Why can Rufous hummingbirds start migrating so much earlier than Ruby-throats?

Timing is Everything: Discussion of Challenge Question #1
"Compare the range maps. Which hummer species has to cross a large body of water on its journey north? How would this help explain why Rufous hummingbirds start migrating so much earlier than Ruby-throats?"

Aidan, along with Kari and Jessie in Mrs. Erdmann's 5th grade TAG class at South O'Brien Middle School were among students who correctly answered that Ruby- throated hummers have to fly over the Gulf of Mexico. Mallika, a 4th grader at Harrington School in Lexington MA, pointed out that Rufous hummers fly over a land mass, while Ruby-throats have to fly over a stretch of water without stopping. This has more to do with the reason why Rufous hummingbirds migrate so much earlier than Ruby-throats. The map reminds us that Rufous is a western species, and starts its migration from Mexico up the West Coast. Because it doesn't have to cross a large body of water, a rufous can fly small distances at a time. Unlike Ruby-throats, many of which cross the Gulf of Mexico to get to the eastern states, Rufous hummmingbirds can leave as early as weather conditions permit. The ocean keeps temperatures more moderate along the Rufous's Pacific coast migration route than in inland areas, and early Rufous hummers aren't as likely to face dangerous low temperatures as Ruby-throated hummingbirds would in the East. Also, flowers and insects to feed the hummingbirds are available earlier on the milder West Coast.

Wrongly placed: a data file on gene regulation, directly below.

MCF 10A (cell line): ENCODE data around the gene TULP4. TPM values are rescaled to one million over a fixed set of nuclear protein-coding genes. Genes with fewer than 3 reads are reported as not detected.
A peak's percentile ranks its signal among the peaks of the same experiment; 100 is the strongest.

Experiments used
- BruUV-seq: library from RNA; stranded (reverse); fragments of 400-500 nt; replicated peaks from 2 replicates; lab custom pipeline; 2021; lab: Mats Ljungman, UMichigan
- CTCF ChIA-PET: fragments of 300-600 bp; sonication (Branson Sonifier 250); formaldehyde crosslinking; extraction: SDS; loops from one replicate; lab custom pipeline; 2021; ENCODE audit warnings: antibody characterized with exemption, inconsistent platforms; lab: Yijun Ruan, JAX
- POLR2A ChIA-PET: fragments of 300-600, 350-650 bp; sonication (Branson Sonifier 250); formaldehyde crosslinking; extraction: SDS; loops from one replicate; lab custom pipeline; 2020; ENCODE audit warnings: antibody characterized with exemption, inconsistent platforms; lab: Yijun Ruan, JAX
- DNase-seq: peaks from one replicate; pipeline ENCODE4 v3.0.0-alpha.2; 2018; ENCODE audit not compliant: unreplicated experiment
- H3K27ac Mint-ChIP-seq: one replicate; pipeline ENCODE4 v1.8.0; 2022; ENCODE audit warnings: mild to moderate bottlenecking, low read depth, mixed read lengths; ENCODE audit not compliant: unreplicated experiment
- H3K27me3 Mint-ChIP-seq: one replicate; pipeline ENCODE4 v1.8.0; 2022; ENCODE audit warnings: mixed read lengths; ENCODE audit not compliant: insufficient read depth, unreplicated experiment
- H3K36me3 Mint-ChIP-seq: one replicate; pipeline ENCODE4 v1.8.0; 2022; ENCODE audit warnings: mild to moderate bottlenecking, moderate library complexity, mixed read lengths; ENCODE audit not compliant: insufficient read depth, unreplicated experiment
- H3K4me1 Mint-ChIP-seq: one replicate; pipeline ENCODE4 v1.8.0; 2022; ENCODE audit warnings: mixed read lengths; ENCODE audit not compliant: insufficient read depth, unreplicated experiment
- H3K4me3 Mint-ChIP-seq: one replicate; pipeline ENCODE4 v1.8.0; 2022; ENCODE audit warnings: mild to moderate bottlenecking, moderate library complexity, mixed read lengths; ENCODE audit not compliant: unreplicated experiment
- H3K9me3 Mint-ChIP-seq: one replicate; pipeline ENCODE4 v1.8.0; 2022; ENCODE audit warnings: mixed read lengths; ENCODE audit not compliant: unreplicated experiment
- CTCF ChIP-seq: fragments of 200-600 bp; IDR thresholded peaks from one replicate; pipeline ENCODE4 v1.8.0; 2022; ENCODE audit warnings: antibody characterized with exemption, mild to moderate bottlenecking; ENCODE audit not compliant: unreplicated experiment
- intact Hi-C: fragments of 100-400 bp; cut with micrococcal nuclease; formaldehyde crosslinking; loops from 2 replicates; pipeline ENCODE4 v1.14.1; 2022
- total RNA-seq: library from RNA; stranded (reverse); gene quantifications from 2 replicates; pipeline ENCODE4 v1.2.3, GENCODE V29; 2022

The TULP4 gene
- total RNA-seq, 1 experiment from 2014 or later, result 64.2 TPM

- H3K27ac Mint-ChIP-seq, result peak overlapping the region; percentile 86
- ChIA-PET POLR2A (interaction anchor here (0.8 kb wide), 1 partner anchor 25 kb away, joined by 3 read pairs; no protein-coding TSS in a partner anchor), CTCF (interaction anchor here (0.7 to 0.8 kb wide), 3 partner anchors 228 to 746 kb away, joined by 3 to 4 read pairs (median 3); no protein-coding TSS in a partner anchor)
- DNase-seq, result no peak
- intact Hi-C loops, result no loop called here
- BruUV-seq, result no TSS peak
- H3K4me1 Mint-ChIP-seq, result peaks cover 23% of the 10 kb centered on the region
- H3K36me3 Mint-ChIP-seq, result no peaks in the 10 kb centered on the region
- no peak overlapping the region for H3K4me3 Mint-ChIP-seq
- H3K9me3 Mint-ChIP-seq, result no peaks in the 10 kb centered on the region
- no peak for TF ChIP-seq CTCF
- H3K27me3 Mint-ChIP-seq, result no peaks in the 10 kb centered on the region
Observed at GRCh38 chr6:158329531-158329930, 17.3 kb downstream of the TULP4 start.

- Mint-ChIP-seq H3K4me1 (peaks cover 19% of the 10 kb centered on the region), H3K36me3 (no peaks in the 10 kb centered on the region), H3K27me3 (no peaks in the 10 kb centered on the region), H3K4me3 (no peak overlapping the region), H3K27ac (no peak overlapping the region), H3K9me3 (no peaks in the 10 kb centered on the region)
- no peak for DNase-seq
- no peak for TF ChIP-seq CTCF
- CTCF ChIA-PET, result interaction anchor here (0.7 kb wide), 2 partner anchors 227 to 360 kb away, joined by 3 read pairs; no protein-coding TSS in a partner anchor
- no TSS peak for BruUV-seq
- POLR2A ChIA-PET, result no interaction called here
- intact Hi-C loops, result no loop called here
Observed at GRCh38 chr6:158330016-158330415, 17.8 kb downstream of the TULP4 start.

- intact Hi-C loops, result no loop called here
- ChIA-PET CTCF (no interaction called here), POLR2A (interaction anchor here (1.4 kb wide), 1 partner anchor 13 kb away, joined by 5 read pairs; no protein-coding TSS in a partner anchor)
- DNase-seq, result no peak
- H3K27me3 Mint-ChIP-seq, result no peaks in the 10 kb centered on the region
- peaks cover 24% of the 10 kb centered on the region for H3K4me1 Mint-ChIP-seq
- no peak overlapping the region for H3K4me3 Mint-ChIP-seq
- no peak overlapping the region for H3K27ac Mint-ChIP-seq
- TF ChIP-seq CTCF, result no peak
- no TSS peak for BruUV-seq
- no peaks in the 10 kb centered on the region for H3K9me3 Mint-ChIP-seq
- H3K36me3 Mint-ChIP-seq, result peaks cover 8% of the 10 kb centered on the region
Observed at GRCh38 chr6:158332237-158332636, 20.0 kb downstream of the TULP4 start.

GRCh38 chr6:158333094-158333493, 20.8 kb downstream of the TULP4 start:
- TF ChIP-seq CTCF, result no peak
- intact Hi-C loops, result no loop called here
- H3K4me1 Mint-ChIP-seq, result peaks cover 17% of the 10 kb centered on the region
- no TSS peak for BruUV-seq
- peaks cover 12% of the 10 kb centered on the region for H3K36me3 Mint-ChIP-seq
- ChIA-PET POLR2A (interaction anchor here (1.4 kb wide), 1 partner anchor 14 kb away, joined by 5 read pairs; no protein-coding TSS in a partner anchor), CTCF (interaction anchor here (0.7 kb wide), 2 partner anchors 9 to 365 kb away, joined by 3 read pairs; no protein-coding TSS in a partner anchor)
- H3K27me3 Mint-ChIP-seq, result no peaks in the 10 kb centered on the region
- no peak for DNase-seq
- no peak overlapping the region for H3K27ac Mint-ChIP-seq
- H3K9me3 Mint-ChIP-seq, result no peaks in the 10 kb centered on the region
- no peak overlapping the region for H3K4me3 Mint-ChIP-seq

Why Come Back? Discussion of CQ #2
"If things are so good "down south," why don't hummers stay there all year?"

Jeremy and Anthony R. from Iselin Middle School/grade 7 pointed out that the warm tropics are good for wintering and building energy but the birds return north for lots of flowers and good nesting places for breeding. Chris, Sriram, Ariel, Stephanie V. and Kevin thought about the amount of food necessary to feed the whole population. Jessie from South O'Brien Middle School talked about the temperatures. And one person put crowding and space and food supply all together in this answer: "Hummingbirds migrate back north because of land mass and geography. There is more land mass and places for nesting and spreading out in North America, in the U.S. and Canada, than in Central America or Mexico. More land also gives them more possible breeding sites."

Hooray! In spring an enormous breeding range opens up after being freezing cold and covered with snow all winter. This offers hummers and other birds PLENTY of space and food for themselves and their young, without much competition, all through the summer. When the weather turns cold and their food sources diminish, the tropics will be a welcome refuge again.

How to Respond to Today's Challenge Questions:

IMPORTANT: Answer only ONE question in each e-mail message.

1. Address an e-mail message to:
In the Subject Line of your message write: Challenge Question #3.
3. In the body of EACH message, give your answer to the question above.

The Next Hummingbird Migration Update Will Be Posted on March 4* , 2004.
(*Data Only)